Intro: Replacing the Thermostat in a Kenmore Series 90 Dryer (Electric) Made by Whirlpool
If your Kenmore Series 90 Electric Dryer (110.60922990) is running hot and you cannot select cooler temperatures, it is likely that the thermostat (cycling thermostat) is bad. Fortunately, it is easy to replace. Unfortunately, it happens far too frequently. This dryer is on its fifth thermostat in about 20 years. Since I was going back in again, I decided to document it. The current cost of the thermostat is about $30.00 USD.
The badges say Kenmore but the guts are all Whirlpool (FSP parts).
Check the “Other sensors behind the access panel” section of this Ible for the two other sensors behind the access panel. They can be responsible for the dryer not heating/
Remember, UNPLUG THE DRYER BEFORE YOU DO ANY WORK ON THE DRYER.
Step 1: Parts and Tools
For this dryer, order the genuine Whirlpool dryer thermostat 8318268 / WP8318268. Always check your dryer model for part compatibility before you buy.
A stiff (thick) putty knife or two flexible (thin) putty knives.
A 1/4” drive breaker bar with a 1/4” socket
A vacuum with hose attachments
Currently, there are explosion diagrams located at http://www.searspartsdirect.com/model-number/11060922990/0582/0151200.html
Step 2: Unplug the Dryer and Remove the Lint Trap
UNPLUG THE DRYER BEFORE YOU DO ANY WORK ON THE DRYER. There is a shock hazard if it grounds through you, a fire hazard if you short it out, and a hazard to other components if you short it out. So UNPLUG THE DRYER BEFORE YOU DO ANY WORK ON THE DRYER.
Remove the lint trap.
My favorite disclaimer is from the author Samuel M. Goldwasser (Disclaimer) - ”We will not be responsible for damage to equipment, your ego, blown parts, county wide power outages, spontaneously generated mini (or larger) black holes, planetary disruptions, or personal injury that may result from the use of this material.”
Step 3: Remove the Access Panel
Slide a putty knife in at one of the top clips. Keep the putty knife against the bottom of the front panel of the dryer, not the top of the access panel. Press the putty knife until it contacts the back edge of the dryer panel. The top edge of the access panel will pop outward when the clip is disengaged. Repeat for the second clip.
You can see the top clips if you look into the gap between the dryer panel and access panel
When both the top clips are undone, tilt the access panel forward and slip it off of the bottom clips.
Step 4: Remove the Duct
Remove the two screws on the upper left and right of the duct and slip the duct out. Be aware that there is a clip on the lower left end.
Clean out the lint buildup. This usually requires wet paper towels to dislodge the lint. Watch out for sharp edges.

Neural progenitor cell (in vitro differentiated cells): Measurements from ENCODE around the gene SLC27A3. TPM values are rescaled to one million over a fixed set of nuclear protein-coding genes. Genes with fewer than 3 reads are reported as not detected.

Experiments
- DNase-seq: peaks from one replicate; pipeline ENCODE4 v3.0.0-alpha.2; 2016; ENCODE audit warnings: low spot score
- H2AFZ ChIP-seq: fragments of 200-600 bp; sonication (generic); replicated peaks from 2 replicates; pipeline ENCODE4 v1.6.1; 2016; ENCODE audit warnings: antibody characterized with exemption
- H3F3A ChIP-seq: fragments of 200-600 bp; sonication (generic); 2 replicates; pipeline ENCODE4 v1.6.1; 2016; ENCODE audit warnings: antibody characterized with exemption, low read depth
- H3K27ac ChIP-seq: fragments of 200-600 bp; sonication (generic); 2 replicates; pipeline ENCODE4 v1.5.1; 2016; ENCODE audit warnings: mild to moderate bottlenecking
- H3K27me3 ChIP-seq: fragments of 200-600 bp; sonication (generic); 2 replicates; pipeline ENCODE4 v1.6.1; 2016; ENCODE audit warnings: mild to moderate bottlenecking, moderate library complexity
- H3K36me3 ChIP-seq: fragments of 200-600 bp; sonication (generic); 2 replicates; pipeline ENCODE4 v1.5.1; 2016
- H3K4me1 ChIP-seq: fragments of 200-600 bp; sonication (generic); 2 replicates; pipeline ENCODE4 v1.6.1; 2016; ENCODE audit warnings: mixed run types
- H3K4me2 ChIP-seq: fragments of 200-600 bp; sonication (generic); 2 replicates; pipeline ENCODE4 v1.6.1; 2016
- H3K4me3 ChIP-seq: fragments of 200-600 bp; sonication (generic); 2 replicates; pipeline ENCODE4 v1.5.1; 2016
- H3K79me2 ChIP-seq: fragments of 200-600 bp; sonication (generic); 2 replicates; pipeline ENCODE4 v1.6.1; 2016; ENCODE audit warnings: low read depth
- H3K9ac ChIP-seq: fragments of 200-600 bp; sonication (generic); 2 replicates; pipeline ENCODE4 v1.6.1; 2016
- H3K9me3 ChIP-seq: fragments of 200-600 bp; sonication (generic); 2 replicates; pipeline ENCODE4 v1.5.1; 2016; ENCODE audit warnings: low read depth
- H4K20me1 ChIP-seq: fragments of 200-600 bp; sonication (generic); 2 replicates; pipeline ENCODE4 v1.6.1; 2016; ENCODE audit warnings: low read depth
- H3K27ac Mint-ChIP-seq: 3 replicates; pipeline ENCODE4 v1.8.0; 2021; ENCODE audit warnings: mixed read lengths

Step 5: Remove the Blower Shroud
Remove the two screws on the upper left and right of the blower shroud. Clean out the lint buildup. Vacuum the inside of the dryer. There isn’t precision sealing so some lint always escapes into the cabinet.
You may be surprised by how much lint carpets the inside of the cabinet and the heater element is located within this same space. The U.S. Fire Administration (https://www.usfa.fema.gov/prevention/outreach/clothes_dryers.html) recommends cleaning your lint filter and duct to prevent fires. You may want to add cleaning the cabinet to the list.
Step 6: Replace the Thermostat
Locate the thermostat (four leads). Remove the left and right screws. It is a tight fit on the left screw but the socket and breaker bar will fit. Swap the leads from the old thermostat to the new one.
Reverse the disassembly steps to reassemble. Make sure the gaskets are lined up or you could end up with the dryer venting into the cabinet and greater lint buildup.
Step 7: Thermostat
If you were wondering what was inside the sealed thermostat, not much. A circuit from the side terminals identified as a “heater” circuit and a circuit from the end terminals that turns the dryer’s heater element on and off.
The thermostat is a simple bimetallic cap that deforms inward when heated. When it deforms, it pushes the plunger against and lifts the spring arm. The contacts are disconnected, the circuit is broken, and the heating element is turned off. When the cap cools sufficiently, it reforms and allows the plunger to move back. The spring arm closes, the contacts are connected, the circuit is made, and the heating element is turned on.
There are two failure modes.
The contacts fail to close and the dryer will not heat. You will find no continuity on the end terminals if you test it.
The contacts fail to open and the dryer will constantly heat. You will find continuity on the end terminals if you test it.
Every time the dryer lost the capability of selecting temperatures, it has been #2.
Applianceaid.com has a good example of how a dryer thermostat works.
Step 8: Other Sensors Behind the Access Panel
The other sensors behind the access panel are the:
1. Dryer thermal cut-off fuse
2. Dryer high-limit thermostat
According to the literature, when tested with the leads removed, there should be continuity. An open condition causes a “no heat” condition.
The high-limit thermostat on this dryer only failed once.